It must be something about Betty, Bailey, or me: though not west Texas windy we were blown around a bit on the drive from Scottsdale to our first stop, Desert Hot Springs, a small city just north of Palm Springs. 

Our first two nights were at the Sands Golf and RV Resort. The golf course was closed due to overseeding for the season and most of the snowbirds have not returned to their Park Models so the place was rather empty and quiet. That is a good thing!

This park is very nicely laid out. Each RV site is shielded with tall rows of oleanders, allowing for a sense of privacy. The only thing missing are picnic tables at the sites. The main building has two huge game and meeting rooms, pool tables, and computers. The pool area is clean and includes two large hot tubs in addition to a good-sized main pool. A horseshoe pit and pickleball court complete the package. The entire complex is gated and requires a security code to enter so one feels quite safe. The shower rooms are modern, large, and very clean. There is even a sauna!

Here are a few photos of our site, the beautiful mountains and ever- present wind turbines, plus an excellent off leash area for Bailey.

Home for two nights

View from our site

Huge play area for Bailey

We almost didn't make our next stop. A Santa Ana wind event suddenly materialized  On the drive from Desert Hot Springs to near Castaic I battled winds that at times were downright dangerous. A steady 25 mile per hour cross wind included rather frequent gusts of over 50 miles per hour. At one point we pulled into a parking lot and the RV was rocking to the point I thought it might blow over.

We changed our route three times to find a safer road, but it is hard to avoid such a weather situation. Even after arriving at the Valencia RV Travel Village the winds were a steady 20 mph with higher gusts. As I write this on Saturday morning the forecast is more 20-25 mph winds all day today.

Valencia is not nearly as nice as our first stop. The park isn't as well kept and shows its age. On the plus side the pool area is nice and there is even a large fire pit that is lit every evening. There is a convenience store which comes in handy and a smallish off leash area for Bailey. 

On the not-so-nice side the showers and bathrooms are definitely past their replacement date. The WiFi is weak and too slow to permit streaming of Netflix movies. Many of the sites are used by full time or long term residents who have allowed their property to become junky and littered.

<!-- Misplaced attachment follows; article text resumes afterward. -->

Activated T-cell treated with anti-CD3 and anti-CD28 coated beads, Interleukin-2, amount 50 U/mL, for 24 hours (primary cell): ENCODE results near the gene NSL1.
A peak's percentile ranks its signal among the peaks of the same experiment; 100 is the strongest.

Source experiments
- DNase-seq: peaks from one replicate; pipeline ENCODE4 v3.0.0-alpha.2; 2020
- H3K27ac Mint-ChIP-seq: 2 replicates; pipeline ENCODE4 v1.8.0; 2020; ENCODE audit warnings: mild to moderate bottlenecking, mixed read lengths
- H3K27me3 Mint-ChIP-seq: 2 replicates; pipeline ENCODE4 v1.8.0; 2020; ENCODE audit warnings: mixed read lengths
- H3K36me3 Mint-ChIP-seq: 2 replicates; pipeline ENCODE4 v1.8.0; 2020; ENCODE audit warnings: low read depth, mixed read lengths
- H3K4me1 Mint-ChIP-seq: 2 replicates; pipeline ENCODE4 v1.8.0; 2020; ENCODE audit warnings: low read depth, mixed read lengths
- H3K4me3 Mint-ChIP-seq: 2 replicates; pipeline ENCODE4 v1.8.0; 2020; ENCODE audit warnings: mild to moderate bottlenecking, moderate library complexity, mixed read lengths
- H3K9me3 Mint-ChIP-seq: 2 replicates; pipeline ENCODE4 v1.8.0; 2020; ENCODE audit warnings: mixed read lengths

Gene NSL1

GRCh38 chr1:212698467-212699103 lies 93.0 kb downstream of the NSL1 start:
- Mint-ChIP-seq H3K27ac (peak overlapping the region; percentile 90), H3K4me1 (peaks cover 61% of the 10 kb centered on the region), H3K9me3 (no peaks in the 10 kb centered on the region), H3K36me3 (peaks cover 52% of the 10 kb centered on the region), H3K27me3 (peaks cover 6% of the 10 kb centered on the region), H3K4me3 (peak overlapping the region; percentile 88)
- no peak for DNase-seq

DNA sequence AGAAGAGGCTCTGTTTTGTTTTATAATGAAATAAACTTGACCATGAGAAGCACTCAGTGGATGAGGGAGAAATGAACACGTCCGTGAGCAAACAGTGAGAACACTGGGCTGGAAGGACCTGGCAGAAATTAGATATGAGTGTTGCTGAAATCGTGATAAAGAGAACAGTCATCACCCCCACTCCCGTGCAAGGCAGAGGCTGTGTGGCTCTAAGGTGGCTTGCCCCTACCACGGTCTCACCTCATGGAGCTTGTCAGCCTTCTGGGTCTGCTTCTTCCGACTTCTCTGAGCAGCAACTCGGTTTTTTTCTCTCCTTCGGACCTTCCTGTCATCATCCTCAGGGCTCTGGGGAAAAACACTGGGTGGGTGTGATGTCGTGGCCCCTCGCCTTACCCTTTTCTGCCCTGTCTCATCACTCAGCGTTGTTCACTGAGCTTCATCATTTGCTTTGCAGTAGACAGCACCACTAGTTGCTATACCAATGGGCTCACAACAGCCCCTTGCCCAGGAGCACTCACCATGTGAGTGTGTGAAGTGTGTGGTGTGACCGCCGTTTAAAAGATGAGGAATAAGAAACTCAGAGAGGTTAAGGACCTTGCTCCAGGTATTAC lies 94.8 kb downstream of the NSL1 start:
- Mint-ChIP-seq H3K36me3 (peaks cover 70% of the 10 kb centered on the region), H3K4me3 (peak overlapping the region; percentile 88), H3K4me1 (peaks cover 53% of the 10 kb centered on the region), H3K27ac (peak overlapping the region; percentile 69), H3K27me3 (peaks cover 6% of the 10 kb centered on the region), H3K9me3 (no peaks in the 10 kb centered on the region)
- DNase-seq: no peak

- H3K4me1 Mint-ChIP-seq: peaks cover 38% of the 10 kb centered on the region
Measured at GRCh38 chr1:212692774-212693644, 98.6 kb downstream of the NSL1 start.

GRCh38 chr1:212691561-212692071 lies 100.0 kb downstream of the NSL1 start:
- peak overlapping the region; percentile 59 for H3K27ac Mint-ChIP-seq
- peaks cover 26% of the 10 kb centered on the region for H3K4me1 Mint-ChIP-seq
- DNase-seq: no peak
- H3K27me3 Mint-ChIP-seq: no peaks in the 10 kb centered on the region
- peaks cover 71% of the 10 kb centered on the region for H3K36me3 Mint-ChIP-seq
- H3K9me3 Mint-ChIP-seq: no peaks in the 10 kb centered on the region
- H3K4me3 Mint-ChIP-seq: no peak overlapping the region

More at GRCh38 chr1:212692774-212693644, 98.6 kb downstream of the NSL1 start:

But, Betty and I did have a nice spot close to the pool area and dog park. Bailey loved all the new smells and areas to explore. And, as an added bonus Mike and Tamara Reddy were rather close by for a dinner meeting, so they brought a bottle of wine, some lavender cheese and stopped by for a visit! Since meeting them for the first time in Portland, we have become friends and enjoy our time together. Betty whipped up some appetizers to go along with the wine.

What a special treat to have them near enough to get together. As I have noted before, RVers are a friendly group of people who like to spend time together.

Here are a few pictures of the Valencia Park. Sunday morning we are off to Paso Robles, hopefully without all the wind!

October 4, 2013

Can We Trust Our Banks?

This isn't a post about my bank. It isn't an analysis of our financial system's problems or shortcomings. This isn't even a rant about the widening gap between the rich and the rest of us.  It is about what seems to be our society's attitude of choice at the moment: distrust, and its effect on our satisfying retirement.

There have been plenty of actions and events that make distrust a seemingly legitimate choice. I don't have to list all the times we have been disappointed over the last decade or so by the people and institutions that are charged with doing what is best for us. I get as angry and frustrated as anyone at the greed or simple stupidity of what has been going on for far too long.

Importantly the "us" means the country as a whole. It doesn't mean us versus them. It doesn't mean left versus right. It doesn't mean angling for a short term gain at the risk of a long term decline.